Excellent Sheep? The Future of Leadership, Work and Education


It (Education) is headed towards a crisis of sorts, where it simply no longer works for the vast majority of middle-class students who are amassing large amounts of debt going to college — Peter Thiel

Imagine you arrive home and your kitchen sink is overflowing. The tap is running and there is a mop leaning against the countertop. You pick up the mop and start mopping furiously, but don’t seem to be making any progress. Perhaps the better option is to turn off the tap and then start mopping?

So many of us are “mopping” in our lives and in our businesses. This happens at every level of society. It is always easier to be busy doing stuff than question why we are doing it.

Questionable Leadership?

The world is changing at a rapid pace. A mere 12% of Fortune 500 companies in 1955 were still on the list in 2016. The other 88% have either gone bankrupt or were merged or acquired. Many of the companies on the list in 1955 are victims of irrelevance, “me-too propositions”, disruption (through digitization or otherwise) and poor leadership.

Leadership in many companies is “the same”. The same in the way it is conducted, the same in the way it is incentivised and the same in the way it is mentally charged. Leaders are often surrounded by yes people, who don’t respectfully challenge the leader’s decisions.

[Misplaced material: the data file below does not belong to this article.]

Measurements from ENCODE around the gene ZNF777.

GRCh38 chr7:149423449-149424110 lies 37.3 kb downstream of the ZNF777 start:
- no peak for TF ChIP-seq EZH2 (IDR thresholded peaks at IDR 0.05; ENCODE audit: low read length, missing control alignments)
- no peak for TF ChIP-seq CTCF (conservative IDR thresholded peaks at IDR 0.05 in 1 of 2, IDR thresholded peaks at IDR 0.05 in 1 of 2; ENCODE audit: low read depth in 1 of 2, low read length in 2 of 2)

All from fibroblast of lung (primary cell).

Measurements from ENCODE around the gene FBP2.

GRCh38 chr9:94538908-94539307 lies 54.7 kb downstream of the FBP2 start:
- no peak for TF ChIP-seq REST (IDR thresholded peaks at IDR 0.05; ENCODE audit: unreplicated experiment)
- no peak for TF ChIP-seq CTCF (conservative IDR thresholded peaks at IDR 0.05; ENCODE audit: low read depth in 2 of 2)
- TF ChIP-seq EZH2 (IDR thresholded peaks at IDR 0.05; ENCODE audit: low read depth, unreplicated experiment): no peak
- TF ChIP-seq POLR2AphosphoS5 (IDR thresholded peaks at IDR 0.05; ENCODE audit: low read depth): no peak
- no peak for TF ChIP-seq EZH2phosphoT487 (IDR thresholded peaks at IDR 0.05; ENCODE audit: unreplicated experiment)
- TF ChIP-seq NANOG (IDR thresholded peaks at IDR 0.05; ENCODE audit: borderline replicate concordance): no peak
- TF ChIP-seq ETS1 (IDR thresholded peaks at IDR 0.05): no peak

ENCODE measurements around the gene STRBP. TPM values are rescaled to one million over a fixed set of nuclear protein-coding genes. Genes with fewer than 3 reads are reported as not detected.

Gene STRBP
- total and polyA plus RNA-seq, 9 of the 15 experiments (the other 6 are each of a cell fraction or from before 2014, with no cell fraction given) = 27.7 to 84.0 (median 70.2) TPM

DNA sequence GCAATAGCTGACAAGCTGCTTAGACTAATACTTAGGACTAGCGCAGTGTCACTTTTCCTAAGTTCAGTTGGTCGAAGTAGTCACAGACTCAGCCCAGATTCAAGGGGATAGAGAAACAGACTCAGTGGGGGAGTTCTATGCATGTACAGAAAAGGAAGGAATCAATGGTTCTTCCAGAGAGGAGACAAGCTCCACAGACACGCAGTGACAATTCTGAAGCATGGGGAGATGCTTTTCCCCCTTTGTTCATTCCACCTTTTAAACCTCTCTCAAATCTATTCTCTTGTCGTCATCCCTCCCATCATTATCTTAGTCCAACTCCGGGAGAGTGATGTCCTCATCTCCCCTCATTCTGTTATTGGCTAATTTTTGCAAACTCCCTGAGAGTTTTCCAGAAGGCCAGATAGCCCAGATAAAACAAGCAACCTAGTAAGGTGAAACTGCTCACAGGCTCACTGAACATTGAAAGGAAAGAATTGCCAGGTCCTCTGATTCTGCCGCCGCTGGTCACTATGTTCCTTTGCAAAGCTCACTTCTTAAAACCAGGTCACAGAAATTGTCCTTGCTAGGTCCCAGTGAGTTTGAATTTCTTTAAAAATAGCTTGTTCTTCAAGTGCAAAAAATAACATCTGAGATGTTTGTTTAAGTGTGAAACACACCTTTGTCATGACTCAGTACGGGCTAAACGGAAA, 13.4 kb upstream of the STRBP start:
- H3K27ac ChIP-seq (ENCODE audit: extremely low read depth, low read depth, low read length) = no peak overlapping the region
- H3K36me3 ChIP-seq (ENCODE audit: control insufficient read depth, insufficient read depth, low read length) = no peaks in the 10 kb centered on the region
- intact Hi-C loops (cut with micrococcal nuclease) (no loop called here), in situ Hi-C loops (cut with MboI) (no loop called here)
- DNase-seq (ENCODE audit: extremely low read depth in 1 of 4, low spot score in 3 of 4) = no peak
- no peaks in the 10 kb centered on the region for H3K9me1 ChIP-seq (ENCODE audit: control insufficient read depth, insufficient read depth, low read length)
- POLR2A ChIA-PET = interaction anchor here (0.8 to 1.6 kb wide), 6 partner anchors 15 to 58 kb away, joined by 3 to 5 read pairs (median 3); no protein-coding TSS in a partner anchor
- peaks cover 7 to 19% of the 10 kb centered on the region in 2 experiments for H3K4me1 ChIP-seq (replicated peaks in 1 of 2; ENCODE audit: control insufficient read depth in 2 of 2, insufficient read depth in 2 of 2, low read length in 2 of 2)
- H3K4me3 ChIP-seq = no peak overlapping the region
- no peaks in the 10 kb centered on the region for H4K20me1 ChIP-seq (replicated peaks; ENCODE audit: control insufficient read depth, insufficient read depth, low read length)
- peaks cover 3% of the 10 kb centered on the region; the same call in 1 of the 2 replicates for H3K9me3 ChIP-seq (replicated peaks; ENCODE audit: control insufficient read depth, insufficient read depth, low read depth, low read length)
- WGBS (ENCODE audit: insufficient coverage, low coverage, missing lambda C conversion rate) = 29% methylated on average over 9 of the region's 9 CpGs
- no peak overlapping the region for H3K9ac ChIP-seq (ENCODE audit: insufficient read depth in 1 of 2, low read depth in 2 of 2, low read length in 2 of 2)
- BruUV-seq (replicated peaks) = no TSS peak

It is easy to point to leadership as the problem, this is akin to mopping the floor. We need to investigate the source of these leadership problems.

The Source(s) of the Problem(s)

Tiger Parenting, Generation Snowflake, Doxa and the Education

Tiger Parenting is a term that came to prominence after the publication of Amy Chua’s ‘Battle Hymn of the Tiger Mother’. The term describes parents who rule the household in an authoritarian way. These parents are focused on the education of their children and the high grades that their children must achieve. Some of these parents deprive their children of unstructured play and many of childhoods opportunities to explore.

Generation Snowflake, or Snowflake Generation, is the term for young adults of today. This generation easily takes offence to any criticism and is considered much less resilient than previous generations. This generation is very uncomfortable when their view or opinion is challenged.

Often because students were so “streamlined” by tiger parents and because they were not given the opportunity to “explore” the world, they arrive at college full of preconceived ideas and beliefs about the world. These beliefs are often very narrow.

Doxa is the term Plato called these opinions or notions. Doxa is a Greek word meaning common belief or popular opinion. Doxa are opinions we pick up from the world around us via our surroundings, our workplace, our family, friends, TV, Politics or whatever inputs we allow.

Plato believed that it was our duty to liberate ourselves from doxa by first recognising them and then scrutinising and criticising them. Because generation snowflake was so “sheltered” it never had the chance to experience a challenge to its beliefs, so when it does happen the snowflake melts.